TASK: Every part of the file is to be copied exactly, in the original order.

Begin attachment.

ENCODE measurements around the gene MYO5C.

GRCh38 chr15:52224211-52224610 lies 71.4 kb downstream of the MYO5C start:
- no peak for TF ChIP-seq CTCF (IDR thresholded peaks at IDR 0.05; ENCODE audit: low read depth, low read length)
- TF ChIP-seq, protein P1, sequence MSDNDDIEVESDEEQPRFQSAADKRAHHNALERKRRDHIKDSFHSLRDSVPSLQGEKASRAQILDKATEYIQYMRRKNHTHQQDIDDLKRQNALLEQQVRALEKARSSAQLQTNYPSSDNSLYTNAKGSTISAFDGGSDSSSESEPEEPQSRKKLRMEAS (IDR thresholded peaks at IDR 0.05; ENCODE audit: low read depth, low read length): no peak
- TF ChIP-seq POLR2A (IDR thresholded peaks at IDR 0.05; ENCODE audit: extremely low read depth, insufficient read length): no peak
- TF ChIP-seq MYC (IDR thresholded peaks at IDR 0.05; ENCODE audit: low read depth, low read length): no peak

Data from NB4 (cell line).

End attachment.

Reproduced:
ENCODE measurements around the gene MYO5C.

GRCh38 chr15:52224211-52224610 lies 71.4 kb downstream of the MYO5C start:
- no peak for TF ChIP-seq CTCF (IDR thresholded peaks at IDR 0.05; ENCODE audit: low read depth, low read length)
- TF ChIP-seq, protein P1, sequence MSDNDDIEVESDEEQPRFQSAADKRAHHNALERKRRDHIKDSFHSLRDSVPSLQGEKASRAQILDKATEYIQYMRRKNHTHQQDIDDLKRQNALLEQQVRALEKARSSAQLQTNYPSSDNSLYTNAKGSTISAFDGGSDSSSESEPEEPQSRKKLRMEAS (IDR thresholded peaks at IDR 0.05; ENCODE audit: low read depth, low read length): no peak
- TF ChIP-seq POLR2A (IDR thresholded peaks at IDR 0.05; ENCODE audit: extremely low read depth, insufficient read length): no peak
- TF ChIP-seq MYC (IDR thresholded peaks at IDR 0.05; ENCODE audit: low read depth, low read length): no peak

Data from NB4 (cell line).